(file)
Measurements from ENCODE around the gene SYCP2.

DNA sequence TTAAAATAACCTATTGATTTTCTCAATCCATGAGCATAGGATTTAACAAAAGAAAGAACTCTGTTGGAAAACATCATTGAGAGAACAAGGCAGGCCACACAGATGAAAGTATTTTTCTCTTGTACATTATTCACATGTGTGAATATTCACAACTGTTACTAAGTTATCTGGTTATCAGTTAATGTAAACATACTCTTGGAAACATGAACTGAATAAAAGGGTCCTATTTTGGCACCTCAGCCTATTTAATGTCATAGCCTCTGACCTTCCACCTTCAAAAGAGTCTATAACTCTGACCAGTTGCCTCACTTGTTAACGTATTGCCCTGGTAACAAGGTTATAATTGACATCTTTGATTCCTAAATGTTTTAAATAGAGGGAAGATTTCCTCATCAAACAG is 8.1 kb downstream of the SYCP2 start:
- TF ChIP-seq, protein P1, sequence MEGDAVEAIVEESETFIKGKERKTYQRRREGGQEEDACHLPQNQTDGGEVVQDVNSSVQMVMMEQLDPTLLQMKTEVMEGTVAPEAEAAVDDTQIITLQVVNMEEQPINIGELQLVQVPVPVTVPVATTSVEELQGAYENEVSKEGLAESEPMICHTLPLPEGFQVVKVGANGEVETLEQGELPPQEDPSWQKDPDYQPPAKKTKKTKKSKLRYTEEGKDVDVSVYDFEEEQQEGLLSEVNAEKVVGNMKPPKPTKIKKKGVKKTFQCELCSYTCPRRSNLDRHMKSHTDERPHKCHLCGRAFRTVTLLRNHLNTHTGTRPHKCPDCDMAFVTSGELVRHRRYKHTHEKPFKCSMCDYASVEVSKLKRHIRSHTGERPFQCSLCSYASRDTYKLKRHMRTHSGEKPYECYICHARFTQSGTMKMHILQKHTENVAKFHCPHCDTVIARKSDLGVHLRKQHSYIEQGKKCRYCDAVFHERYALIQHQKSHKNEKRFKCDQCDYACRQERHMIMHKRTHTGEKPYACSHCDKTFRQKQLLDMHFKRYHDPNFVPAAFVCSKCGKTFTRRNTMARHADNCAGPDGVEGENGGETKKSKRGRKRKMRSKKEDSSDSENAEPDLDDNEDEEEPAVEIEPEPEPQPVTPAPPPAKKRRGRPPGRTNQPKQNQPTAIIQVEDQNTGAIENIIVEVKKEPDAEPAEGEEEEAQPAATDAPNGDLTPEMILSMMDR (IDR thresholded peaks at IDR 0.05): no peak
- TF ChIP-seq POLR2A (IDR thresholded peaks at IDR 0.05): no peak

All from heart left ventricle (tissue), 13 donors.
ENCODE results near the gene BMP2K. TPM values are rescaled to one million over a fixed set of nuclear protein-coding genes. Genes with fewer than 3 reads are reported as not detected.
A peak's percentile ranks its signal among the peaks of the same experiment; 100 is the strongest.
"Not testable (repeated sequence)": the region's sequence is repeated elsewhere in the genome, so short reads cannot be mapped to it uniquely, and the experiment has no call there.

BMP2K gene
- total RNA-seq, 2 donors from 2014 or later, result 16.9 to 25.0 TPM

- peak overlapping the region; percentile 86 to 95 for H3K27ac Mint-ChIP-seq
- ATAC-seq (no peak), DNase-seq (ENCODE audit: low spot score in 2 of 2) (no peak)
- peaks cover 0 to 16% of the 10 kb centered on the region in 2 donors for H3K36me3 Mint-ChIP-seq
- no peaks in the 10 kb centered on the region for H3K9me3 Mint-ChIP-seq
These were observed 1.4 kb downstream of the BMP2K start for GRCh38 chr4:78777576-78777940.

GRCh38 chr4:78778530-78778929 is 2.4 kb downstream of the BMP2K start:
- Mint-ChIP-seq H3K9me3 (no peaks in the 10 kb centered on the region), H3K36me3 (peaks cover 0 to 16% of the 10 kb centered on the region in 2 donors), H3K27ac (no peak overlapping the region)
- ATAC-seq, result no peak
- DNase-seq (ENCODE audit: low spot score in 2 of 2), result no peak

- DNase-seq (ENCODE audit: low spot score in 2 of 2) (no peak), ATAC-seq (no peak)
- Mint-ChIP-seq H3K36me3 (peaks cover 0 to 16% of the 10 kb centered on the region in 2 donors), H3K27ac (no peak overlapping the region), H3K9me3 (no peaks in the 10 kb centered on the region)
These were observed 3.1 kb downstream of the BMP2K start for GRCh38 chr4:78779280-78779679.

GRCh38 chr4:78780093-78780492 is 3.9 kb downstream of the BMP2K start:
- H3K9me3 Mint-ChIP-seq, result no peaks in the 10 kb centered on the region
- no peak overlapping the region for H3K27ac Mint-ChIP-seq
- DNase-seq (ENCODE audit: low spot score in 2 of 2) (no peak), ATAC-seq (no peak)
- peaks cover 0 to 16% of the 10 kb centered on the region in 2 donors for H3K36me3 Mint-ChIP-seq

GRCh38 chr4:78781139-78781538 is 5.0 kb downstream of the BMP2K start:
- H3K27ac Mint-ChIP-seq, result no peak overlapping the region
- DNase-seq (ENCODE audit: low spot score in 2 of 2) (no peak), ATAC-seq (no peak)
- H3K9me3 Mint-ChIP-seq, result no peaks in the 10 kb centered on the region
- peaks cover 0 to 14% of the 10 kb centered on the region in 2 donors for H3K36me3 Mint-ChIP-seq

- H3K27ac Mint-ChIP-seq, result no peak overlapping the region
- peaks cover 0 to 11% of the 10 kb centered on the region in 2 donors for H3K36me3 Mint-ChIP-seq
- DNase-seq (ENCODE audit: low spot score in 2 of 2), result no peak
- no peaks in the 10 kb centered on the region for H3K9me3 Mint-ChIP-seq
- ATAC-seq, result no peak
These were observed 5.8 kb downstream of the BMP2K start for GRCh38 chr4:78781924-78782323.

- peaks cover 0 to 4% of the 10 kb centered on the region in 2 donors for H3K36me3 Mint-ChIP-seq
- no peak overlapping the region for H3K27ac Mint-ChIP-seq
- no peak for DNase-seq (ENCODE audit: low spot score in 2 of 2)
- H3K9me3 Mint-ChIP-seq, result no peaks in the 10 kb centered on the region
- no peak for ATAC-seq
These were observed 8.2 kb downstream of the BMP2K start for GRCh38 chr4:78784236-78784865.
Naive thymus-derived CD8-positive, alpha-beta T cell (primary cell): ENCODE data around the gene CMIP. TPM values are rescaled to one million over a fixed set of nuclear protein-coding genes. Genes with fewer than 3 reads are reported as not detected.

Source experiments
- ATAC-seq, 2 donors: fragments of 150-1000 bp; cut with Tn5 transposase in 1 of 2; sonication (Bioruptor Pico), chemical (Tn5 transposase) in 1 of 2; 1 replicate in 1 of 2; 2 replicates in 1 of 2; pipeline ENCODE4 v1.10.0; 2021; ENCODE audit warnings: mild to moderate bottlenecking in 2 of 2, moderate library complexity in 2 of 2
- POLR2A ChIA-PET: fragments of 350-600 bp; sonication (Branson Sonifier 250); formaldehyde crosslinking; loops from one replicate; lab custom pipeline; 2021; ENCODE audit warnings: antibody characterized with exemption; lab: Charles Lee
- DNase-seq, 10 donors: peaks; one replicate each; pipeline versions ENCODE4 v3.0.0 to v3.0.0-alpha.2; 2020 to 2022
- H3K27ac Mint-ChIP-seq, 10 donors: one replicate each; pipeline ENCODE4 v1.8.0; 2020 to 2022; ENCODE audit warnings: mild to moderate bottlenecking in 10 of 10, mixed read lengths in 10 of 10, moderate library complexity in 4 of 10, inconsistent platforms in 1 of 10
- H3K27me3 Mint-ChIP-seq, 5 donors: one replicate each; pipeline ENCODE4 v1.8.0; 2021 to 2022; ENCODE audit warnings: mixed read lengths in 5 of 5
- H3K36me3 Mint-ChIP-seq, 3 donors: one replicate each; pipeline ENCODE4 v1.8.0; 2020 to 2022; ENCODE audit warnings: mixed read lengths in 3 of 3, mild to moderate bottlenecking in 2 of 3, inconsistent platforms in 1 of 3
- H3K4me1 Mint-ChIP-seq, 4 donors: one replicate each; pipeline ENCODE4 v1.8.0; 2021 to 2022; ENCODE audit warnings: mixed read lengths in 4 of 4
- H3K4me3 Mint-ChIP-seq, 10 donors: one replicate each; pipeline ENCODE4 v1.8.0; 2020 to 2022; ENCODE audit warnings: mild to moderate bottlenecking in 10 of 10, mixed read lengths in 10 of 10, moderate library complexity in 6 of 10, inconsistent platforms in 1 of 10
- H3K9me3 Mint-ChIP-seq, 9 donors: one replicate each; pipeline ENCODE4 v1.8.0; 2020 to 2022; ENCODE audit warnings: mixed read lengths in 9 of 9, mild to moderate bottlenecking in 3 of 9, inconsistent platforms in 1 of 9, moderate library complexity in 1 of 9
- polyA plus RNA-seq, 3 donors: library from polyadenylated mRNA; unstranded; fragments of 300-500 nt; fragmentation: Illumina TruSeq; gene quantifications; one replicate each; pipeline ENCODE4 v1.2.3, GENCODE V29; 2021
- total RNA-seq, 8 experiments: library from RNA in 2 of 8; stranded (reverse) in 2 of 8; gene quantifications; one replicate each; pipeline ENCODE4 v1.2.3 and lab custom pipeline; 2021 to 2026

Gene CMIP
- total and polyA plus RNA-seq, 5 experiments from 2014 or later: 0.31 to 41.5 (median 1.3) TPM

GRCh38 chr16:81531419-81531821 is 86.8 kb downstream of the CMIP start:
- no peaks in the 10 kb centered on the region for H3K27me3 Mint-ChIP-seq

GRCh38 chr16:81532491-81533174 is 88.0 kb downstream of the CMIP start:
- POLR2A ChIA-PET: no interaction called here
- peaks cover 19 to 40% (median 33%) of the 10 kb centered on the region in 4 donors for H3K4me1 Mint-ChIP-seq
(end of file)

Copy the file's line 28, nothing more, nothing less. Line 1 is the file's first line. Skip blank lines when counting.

GRCh38 chr4:78781139-78781538 is 5.0 kb downstream of the BMP2K start: